Ellen W. Bernal (2002) emphasizes the importance of friendly relationships between patients and medical personnel and the role of a nurse practitioner as a patients’ advocate. Under this view, NPs are to identify unsafe and unethical practices and at the same time maintain own autonomy in order to be able to openly stand up to moral and ethical dilemmas.
At the same time, the need to maintain treatment boundaries within the nurse client relationship is also one of the roles of nurse practitioners. As nurse find themselves working in different therapeutic settings working on his/her own or as a member of  a team, the boundaries of client relationships are often a subject to testing (Peternelj-Taylor, & Yonge, 2003).
As such, one of the roles of NP is to adequately respond to the testing within the boundaries of professional integrity. Even though there is a large amount of literature addressing therapeutic treatment boundaries for nurse practitioners, it is impossible to address every situation and the issue still remains to be up to nurses’ consent, whereas the role of NP is to establish and maintain working boundaries in patient relationships.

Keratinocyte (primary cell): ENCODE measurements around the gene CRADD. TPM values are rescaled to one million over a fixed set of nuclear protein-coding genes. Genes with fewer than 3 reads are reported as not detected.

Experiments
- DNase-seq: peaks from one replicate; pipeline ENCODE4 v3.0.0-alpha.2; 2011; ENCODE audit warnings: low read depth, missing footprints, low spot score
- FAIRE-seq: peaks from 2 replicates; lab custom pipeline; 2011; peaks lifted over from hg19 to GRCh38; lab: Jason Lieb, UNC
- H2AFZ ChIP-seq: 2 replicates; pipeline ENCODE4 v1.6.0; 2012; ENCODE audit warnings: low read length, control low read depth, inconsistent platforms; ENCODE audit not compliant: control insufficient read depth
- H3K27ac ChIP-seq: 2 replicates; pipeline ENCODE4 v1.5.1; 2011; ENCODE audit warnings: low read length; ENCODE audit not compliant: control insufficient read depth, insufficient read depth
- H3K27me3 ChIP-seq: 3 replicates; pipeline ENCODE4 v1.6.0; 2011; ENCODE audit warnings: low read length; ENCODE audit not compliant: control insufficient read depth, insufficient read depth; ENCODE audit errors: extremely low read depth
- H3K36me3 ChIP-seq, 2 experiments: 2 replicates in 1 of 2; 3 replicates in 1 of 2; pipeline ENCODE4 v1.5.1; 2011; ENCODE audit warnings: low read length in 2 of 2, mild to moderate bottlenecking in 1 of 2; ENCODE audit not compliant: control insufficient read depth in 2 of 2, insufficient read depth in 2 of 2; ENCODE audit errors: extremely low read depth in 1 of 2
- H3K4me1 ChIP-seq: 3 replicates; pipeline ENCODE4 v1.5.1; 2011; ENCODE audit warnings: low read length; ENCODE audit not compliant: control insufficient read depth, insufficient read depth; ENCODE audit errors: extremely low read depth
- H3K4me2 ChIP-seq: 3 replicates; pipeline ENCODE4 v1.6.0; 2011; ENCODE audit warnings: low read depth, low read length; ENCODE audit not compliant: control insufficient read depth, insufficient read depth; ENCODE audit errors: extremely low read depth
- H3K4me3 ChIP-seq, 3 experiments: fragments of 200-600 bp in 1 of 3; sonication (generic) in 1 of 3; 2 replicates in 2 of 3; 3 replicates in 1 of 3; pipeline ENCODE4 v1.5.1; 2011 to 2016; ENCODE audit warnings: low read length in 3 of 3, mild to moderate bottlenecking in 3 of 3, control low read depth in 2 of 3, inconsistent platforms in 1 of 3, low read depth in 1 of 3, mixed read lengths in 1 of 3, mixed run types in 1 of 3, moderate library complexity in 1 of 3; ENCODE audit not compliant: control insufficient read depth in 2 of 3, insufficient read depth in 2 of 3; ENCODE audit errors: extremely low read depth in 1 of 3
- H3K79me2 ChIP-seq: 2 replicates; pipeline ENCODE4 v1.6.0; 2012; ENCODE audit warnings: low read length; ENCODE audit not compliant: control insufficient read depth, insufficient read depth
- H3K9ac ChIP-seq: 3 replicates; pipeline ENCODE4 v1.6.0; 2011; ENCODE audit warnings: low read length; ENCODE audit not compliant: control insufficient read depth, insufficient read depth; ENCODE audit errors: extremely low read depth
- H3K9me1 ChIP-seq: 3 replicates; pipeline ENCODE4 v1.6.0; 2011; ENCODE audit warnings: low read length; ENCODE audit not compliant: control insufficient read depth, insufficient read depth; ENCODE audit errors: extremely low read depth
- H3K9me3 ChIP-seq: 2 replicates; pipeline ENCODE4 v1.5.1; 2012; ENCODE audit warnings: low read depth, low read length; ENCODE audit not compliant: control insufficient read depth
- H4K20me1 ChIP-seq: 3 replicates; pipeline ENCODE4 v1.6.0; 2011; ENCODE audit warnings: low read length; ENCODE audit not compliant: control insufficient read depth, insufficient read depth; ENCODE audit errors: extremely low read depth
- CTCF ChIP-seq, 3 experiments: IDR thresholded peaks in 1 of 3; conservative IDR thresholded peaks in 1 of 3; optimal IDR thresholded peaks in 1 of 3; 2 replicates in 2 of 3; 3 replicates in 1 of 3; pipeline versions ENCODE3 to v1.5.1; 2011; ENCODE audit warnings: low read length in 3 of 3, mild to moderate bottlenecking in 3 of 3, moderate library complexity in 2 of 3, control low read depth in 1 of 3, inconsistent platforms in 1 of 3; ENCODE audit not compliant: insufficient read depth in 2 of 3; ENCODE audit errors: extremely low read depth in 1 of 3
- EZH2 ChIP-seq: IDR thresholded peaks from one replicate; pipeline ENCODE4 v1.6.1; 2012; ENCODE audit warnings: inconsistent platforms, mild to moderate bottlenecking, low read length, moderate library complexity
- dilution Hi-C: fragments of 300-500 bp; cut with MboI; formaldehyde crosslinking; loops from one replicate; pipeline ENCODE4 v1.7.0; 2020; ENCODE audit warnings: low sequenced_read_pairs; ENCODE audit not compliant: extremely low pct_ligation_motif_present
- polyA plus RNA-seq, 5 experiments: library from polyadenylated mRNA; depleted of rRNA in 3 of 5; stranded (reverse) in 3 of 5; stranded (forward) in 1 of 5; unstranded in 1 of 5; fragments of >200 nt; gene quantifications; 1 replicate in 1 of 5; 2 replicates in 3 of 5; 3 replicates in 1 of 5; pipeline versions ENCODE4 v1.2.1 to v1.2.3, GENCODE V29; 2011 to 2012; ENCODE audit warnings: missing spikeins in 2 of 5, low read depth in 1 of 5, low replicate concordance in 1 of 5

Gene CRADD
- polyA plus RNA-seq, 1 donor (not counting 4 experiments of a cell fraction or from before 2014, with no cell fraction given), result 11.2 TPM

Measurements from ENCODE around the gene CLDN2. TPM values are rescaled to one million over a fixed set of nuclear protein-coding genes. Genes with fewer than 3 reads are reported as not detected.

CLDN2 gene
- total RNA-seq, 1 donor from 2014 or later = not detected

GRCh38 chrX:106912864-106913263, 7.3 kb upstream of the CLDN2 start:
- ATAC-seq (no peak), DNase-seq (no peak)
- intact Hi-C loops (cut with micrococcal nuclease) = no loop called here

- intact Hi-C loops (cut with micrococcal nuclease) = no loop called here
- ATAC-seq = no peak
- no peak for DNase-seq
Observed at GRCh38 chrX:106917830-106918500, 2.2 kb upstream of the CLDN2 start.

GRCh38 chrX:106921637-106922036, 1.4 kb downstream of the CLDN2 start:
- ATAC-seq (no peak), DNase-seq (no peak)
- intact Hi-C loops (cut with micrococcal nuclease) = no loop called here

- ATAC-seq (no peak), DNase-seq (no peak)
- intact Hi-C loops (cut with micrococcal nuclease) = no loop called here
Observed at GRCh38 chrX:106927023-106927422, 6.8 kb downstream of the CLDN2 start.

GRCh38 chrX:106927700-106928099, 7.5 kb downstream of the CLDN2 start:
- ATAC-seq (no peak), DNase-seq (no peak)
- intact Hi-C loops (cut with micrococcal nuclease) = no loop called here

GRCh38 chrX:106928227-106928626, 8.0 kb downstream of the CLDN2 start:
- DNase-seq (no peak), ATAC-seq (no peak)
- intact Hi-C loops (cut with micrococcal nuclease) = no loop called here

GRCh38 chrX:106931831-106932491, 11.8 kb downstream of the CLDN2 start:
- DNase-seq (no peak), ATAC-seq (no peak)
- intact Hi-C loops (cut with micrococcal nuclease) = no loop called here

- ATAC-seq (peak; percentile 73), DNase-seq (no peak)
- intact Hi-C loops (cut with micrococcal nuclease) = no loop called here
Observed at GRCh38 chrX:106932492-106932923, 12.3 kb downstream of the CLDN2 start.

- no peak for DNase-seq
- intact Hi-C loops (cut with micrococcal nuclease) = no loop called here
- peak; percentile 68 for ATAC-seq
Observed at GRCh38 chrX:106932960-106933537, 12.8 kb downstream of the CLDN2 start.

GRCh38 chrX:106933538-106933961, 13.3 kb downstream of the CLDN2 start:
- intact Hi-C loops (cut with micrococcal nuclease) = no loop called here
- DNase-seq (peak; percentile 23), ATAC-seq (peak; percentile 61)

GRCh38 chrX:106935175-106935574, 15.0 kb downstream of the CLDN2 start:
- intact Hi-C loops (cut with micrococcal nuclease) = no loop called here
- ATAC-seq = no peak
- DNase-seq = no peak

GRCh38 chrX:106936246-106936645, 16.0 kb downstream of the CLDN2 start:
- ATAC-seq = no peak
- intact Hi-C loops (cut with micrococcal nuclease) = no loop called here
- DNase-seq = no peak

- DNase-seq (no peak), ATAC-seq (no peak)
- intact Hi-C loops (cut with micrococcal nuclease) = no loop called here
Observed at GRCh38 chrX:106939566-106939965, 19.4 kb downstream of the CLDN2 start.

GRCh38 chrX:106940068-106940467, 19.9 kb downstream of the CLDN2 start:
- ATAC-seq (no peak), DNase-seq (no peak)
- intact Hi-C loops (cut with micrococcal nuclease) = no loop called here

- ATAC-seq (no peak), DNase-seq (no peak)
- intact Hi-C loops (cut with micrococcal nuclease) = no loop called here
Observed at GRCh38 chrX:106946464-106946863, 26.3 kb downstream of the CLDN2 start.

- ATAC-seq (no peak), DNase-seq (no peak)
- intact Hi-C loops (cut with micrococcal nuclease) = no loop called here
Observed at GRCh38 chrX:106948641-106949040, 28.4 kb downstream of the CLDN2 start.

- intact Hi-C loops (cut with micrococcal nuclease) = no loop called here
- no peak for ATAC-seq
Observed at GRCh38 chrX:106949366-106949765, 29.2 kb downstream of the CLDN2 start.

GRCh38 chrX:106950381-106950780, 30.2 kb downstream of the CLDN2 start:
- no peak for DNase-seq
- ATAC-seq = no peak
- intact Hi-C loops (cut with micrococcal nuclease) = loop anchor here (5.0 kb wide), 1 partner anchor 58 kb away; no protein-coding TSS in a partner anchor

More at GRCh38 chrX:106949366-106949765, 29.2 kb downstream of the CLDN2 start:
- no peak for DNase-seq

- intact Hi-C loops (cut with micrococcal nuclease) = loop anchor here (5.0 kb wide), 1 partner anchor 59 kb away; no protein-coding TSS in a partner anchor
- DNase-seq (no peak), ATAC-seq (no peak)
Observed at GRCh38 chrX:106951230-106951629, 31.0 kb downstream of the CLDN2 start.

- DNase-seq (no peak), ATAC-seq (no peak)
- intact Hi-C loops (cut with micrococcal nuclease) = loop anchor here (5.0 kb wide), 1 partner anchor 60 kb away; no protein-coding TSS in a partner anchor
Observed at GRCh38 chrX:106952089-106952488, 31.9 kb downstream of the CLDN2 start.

Professional Issues Surrounding Advanced Nursing Practice
Perhaps, the hottest issue surrounding current ANP is the blurring line between being a doctor and ANP. To be more specific, ANPs feel as though their “territory” is slowly being intruded by APNs, which they believe is outrageously unfair for them who have the “proper” and “real” right to administer medical attention to patients.
A drastically increasing number of ANPs in the United States, which doubled within the past 10 years and, under the most modest predictions, is likely to double within the next 4 years. The scope of the issue is broad, as in more then half of the states ANPs are allowed to practice without any distinct requirement for physician supervision or collaboration (Mccabe & Burman, 2006).
Going even further then this, as nurses have authority to prescribe some drugs and are eligible for Medicaid reimbursement in every state – it is economically unreasonable for patients, whose focus shifted towards sustaining medicine and health care, to pay for considerably more expensive medical services provided by a physician. As such, there is a conflict between the roles of physicians and APNs, which leads to uncertainty and deprives medical students to pursue additional education.
Thus, a way in which this matter can be solved is by putting a limit on what an APN can and cannot do by setting-up a set of guidelines and regulations that will clearly state the roles of the physician and APN so that arguments like these would be avoided (Edmunds, 1999).
It should be further pointed out, that the issue is very challenging, as there is a need to issue federal level guidelines and, perhaps, even regulates market economically in order to resolve the current argument.